Volunteers: Deven Sisler and Yvette Feuer
Many of the teachers have told us that they were surprised at how much they enjoyed the show, “maybe even more than the kids,” said one. In ”The Fantazmagical Rogers and Burgundy Show ”, we had so much fun trying to catch and then turn our little volunteer into a horse, the kids seemed to enjoy the the bloops, stumbling blocks and even a little “real magic” that we encountered along the way.
We were interviewed by a couple local newspapers and a local radio station, but the craziest interview of all was with the local news-station… WLOX, you can see the footage if you go to www.wlox.com and then put in key word clowns… surprisingly, ours is the only article that comes up. There was also a wonderful photographer who spent a few days with us in Louisiana and you can see a few of those pictures atwww.joshuawolfe.com/cwb.
Tomorrow, we return to New Orleans for a final show at the Jewish Community Center… one more day until I can wash my socks! Thank you all for your help, support and kind thoughts… it has really helped us spread some laughter!
April 15, 2006
Renaissance Village: Baker, Louisiana. 12.30 pm.
Show & Face Painting.
60 Adults & 45 Children (age 1-18 years old)
There are 583 trailers in this whitewashed gravel, very clean, well-security-ed compound. There is not a school, there are school buildings, but no funding for full-time teachers or even activity leaders. Most of the residents are from the Ninth Ward in New Orleans. Supposedly, the housing in Baker is temporary for 18 months, but they will probably be there for a few years. Our show was part of the Easter Extravaganza. The kids really enjoyed the show, but their energy was pretty crazy and sometimes it was a challenge to keep them seated. One of the security officers told us that our show was wonderful because everyone was engaged, both the adults and the children, and it was the first time he had seen that here. The face painting was a wonderful, rewarding part of the day. The kids loved it and got such amazing smiles on their faces when they looked in the mirror. Once they got the hang of it some of them began to paint each other.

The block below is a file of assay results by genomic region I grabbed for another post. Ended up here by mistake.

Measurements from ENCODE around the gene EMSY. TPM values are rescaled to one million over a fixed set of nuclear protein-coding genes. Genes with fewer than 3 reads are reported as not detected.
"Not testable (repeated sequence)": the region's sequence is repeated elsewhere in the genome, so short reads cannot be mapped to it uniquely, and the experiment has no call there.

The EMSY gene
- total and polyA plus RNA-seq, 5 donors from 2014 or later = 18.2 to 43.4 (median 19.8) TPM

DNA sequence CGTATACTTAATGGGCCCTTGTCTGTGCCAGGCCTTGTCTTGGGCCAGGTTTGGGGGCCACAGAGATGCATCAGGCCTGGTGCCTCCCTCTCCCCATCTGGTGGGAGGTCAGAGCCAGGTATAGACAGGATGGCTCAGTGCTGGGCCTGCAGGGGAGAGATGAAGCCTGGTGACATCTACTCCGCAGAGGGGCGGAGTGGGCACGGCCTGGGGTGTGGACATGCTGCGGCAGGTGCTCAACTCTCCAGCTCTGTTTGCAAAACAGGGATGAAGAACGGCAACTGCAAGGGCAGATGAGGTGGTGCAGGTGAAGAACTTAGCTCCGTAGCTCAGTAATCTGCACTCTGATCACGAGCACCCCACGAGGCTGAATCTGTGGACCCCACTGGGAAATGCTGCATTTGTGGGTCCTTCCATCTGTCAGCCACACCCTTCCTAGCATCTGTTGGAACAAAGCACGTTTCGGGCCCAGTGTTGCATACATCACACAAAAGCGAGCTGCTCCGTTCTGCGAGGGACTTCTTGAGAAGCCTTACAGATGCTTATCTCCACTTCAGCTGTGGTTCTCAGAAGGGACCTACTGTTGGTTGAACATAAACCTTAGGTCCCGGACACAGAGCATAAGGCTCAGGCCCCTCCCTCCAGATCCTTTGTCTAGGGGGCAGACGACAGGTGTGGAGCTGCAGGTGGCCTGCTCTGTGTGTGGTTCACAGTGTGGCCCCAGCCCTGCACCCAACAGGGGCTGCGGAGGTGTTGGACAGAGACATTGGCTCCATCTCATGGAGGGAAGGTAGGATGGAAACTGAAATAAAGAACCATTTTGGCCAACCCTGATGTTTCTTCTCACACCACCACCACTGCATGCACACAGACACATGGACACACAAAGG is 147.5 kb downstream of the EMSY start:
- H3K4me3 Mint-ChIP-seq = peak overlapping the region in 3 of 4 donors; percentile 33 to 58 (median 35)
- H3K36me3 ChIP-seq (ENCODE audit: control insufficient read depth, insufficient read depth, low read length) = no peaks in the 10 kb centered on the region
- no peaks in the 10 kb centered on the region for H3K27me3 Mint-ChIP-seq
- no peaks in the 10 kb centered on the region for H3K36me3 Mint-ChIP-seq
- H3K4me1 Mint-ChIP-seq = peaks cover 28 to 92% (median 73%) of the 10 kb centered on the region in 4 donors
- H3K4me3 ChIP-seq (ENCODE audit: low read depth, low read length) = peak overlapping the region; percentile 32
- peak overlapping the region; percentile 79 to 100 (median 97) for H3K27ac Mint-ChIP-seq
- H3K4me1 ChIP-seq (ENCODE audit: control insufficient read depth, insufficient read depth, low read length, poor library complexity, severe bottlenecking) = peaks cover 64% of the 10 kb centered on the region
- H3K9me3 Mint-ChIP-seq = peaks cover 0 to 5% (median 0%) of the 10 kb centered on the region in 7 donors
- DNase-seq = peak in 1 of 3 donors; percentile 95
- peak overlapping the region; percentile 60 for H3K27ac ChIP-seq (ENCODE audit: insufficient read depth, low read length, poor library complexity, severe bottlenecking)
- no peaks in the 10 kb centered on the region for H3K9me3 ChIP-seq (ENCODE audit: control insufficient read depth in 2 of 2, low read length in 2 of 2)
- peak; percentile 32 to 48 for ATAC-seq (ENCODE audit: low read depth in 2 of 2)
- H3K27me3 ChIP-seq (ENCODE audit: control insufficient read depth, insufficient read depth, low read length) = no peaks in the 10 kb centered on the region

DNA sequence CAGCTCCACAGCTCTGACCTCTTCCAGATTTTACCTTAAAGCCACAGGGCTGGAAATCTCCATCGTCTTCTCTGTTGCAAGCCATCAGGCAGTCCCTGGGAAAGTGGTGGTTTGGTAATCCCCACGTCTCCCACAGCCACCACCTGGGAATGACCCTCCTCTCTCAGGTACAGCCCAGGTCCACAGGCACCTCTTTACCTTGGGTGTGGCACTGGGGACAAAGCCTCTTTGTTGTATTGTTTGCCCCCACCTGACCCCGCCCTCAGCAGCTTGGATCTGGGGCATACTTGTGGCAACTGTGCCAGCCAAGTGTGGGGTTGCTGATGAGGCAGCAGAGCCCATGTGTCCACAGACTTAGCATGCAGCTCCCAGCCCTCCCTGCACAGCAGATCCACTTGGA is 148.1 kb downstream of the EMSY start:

April 14, 2006
Children’s Hospital: New Orleans, Louisiana. 6.00pm.
Show & Short Workshop
20-30 people in the audience. Kids age 3-10 years old.
Suzanne, the music therapist who set up the show for us, said that the hurricane was “definitely a life-changing experience.” Four days after the storm the whole hospital had to be evacuated and it was only possible due to the employees using their personal vehicles and one employee’s connection with the FBI to get them a plane. If they had had to wait for the National Guard they would have been at the bottom of the list because they didn’t have standing water, even though they were incredibly vulnerable and the situation in the city was getting dangerous. Most of the children were transported to Texas or Kansas City without their parents. About half of the kids were in wheelchairs and they all seemed to enjoy the show, a few were shy at first; but they were all participating by the end.